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Different Elimination Diets Produce Comparable Results in EoE

Article

The 2 therapies, a 1-food and a 6-food elimination diet both used for eosinophilic esophagitis (EoE), were compared for outcomes after 6 weeks.

A 1-food elimination diet (1FED) and a 6-food elimination diet (6FED) led to similar levels of remission and improvement of histological and endoscopic markers among 129 adults patients who have eosinophilic esophagitis (EoE), according to study findings published online this week in The Lancet Gastroenterology & Hepatology.

The study investigators also highlighted that starting with eliminating just animal milk, which was the 1FED for this analysis, “is an acceptable initial dietary therapy for EoE.”

“Empirical elimination diets are effective for achieving histological remission in EoE,” they wrote, “but randomized trials comparing diet therapies are lacking.”

Patients in the United States receiving care at 10 sites of the Consortium of Eosinophilic Gastrointestinal Disease Researchers were recruited for the multicenter open-label trial and randomized 1:1 to the 1FED regimen (n = 67) or the 6FED regimen (n = 62; animal milk, wheat, egg, soy, fish and shellfish, and peanut and tree nuts), each for 6 weeks; the study period was May 23, 2016, to March 6, 2019. Fifty-four percent of the participants were men, the overall mean (SD) patient age was 37.0 (10.3) years, and concomitant proton pump inhibitor use was seen in 61% of the 1FED cohort and 69% of the 6FED cohort.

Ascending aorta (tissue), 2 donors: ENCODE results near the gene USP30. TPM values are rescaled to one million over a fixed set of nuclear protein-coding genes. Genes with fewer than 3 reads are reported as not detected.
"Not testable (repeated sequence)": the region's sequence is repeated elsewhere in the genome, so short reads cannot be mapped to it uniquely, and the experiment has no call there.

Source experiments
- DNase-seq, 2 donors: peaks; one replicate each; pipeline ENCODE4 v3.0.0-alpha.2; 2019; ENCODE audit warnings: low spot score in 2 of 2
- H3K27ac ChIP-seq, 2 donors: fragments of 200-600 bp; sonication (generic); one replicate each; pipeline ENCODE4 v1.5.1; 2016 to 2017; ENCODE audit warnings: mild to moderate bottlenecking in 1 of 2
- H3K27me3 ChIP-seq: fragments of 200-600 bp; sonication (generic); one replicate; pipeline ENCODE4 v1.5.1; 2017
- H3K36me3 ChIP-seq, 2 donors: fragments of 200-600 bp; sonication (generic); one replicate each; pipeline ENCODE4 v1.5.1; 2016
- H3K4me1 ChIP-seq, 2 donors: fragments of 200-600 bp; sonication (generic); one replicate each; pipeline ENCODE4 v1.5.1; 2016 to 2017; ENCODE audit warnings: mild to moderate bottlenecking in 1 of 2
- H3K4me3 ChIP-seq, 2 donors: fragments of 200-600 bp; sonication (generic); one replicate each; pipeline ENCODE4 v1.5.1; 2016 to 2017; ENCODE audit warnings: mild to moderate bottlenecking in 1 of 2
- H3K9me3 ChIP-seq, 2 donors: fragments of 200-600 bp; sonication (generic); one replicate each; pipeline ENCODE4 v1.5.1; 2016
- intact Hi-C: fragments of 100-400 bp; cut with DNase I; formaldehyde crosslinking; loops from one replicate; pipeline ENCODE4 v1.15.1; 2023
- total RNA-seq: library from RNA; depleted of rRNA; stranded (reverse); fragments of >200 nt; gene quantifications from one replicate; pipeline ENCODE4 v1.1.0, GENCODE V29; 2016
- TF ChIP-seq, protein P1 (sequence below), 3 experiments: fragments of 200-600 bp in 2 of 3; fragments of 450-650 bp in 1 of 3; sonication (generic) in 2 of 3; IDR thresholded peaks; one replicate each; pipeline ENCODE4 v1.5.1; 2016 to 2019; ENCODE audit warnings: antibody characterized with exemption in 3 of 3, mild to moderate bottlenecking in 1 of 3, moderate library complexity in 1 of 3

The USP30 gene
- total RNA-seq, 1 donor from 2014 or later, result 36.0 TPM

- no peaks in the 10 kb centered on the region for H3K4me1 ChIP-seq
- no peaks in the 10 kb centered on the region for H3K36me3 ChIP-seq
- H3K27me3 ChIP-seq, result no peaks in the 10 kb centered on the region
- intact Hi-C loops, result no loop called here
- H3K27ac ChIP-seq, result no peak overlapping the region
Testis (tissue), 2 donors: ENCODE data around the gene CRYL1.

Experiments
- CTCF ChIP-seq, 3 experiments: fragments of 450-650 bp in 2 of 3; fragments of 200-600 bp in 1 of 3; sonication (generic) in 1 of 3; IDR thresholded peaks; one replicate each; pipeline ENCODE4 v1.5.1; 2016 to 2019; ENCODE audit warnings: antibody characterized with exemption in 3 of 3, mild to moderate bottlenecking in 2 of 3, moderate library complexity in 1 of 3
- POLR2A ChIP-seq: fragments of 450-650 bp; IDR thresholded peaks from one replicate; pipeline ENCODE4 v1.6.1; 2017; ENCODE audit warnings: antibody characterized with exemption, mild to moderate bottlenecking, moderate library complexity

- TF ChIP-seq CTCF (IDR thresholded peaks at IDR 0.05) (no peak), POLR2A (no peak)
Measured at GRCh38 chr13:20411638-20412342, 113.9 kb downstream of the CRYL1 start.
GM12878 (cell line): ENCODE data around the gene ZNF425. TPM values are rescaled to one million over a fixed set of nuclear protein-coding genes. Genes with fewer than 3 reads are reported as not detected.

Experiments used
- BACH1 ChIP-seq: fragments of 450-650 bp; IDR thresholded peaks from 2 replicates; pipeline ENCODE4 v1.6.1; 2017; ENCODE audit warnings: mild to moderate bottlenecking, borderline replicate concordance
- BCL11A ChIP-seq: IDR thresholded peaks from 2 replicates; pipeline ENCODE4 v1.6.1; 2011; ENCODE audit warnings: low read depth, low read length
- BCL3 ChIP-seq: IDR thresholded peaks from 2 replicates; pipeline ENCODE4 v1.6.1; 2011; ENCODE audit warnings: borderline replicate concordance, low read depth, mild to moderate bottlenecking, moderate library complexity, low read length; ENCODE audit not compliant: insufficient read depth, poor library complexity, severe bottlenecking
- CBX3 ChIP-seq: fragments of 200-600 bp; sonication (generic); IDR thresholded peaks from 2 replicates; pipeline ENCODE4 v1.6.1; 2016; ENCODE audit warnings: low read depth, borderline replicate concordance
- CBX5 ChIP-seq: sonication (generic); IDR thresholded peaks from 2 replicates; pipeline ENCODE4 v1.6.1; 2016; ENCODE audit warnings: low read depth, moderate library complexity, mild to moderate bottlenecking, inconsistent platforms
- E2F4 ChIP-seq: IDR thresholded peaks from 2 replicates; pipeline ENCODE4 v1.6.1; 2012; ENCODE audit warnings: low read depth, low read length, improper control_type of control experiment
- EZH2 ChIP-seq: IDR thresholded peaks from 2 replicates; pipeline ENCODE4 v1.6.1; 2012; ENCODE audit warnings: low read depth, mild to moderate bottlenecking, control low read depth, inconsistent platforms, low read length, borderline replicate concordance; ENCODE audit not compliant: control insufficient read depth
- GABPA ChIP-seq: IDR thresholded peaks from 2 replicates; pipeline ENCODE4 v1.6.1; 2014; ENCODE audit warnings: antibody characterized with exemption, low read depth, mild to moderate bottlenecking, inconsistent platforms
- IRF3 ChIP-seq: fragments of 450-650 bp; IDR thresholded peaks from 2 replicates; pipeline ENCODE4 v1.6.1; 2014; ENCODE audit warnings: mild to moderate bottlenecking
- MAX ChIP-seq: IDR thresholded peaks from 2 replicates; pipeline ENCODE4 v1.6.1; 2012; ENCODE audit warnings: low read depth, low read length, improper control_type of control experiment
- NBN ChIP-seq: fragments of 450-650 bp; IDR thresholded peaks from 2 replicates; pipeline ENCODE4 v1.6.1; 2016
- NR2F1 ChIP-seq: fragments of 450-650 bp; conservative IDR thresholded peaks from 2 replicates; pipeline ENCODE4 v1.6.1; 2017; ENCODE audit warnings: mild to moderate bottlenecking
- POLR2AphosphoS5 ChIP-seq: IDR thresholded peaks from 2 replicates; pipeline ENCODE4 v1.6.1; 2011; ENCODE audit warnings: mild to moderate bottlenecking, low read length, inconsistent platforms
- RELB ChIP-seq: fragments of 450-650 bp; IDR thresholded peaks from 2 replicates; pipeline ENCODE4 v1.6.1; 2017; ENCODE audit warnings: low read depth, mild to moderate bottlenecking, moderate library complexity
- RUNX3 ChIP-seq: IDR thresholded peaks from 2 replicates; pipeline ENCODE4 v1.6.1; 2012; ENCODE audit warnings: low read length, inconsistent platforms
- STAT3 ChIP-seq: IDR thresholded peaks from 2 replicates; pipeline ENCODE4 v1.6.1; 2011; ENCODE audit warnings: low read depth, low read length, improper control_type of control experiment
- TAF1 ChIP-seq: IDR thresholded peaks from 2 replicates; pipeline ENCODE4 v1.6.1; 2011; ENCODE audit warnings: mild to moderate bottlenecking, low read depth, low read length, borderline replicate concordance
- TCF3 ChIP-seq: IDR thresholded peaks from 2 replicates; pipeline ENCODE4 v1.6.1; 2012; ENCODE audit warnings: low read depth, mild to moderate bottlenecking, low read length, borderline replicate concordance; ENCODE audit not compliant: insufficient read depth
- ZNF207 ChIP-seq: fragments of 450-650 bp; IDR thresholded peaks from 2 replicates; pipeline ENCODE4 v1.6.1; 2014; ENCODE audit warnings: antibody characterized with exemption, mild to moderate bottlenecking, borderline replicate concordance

At the 6-week mark, an overall 6-percentage-point difference in histological remission rate separated the groups: Among the 1FED group, the remission rate was 34% vs 40% in the 6FED group (95% CI, –11% to 23%). For this analysis, histological remission was defined as a peak eosinophil count of less than 15 eosinophils per high-power filed (eos/hpf) and was the primary end point; secondary end points included scores on the Eosinophilic Esophagitis Histology Scoring System (EoEHSS), Eosinophilic Esophagitis Endoscopic Reference Score (EREFS), Eosinophilic Esophagitis Activity Index (EEsAI), and quality of life.

A significant difference was not seen for partial remission, which was measured at 10 eos/hpf or less and 6 eos/hpf or less. For the 1FED vs 6FED groups, 30% (95% CI, 19%-41%) and 37% (95% CI, 25%-49%) (P = .58), respectively, achieved 10 eos/hpf or less and 18% (95% CI, 9%-27%) and 32% (95% CI, 21%-44%) (P = .069) achieved 6 eos/hpf or less.

For complete remission, or 1 eos/hpf or less, the results were deemed significant. Six percent (95% CI, 0%-12%) of the 1FED cohort compared with 19% (95% CI, 10%-29%) of the 6FED cohort saw this milestone (P = .031).

Further, although peak eosinophils decreased in both patient groups (geometric mean ratio, 0.72; 95% CI, 0.43-1.20; P = 0.21), the changes seen from baseline for EoEHSS, EREFS, and EEsAI were not considered significantly different:

  • EoEHSS: –0.23% (6FED) vs –0.15% (1FED) (P = .21)
  • EREFS: –1.0% vs –0.6% (P = .28)
  • EEsAI: –8.2% vs –3.0% (P = .091)

Crossover was permitted, and for the individuals who lacked histological response to 1FED and crossed to 6FED (n = 21), 43% achieved histological remission. For those in 6FED who lacked a response, their next treatment step was oral swallowed topical fluticasone propionate 880 mcg twice daily (n = 11); 82% achieved histological remission.

Drawing on their findings, the study authors note that among those who want to consider initiating empirical diet therapy, it’s okay to start with 1FED vs the more restrictive 6FED. In addition, a separate analysis of milk-specific immunoglobulin G4 (IgG4) showed that “baseline serum concentrations were associated with response to 1FED [and that] levels of IgG4 could potentially serve as a marker of milk reactivity in at least some patients.”

Reference

Kliewer KL, Gonsalves N, Dellon ES, et al. One-food versus six-food elimination diet therapy for the treatment of eosinophilic oesophagitis: a multicentre, randomised, open-label trial. Lancet Gastroenterol Hepatol. Published online February 27, 2023. doi:10.1016/S2468-1253(23)00012-2

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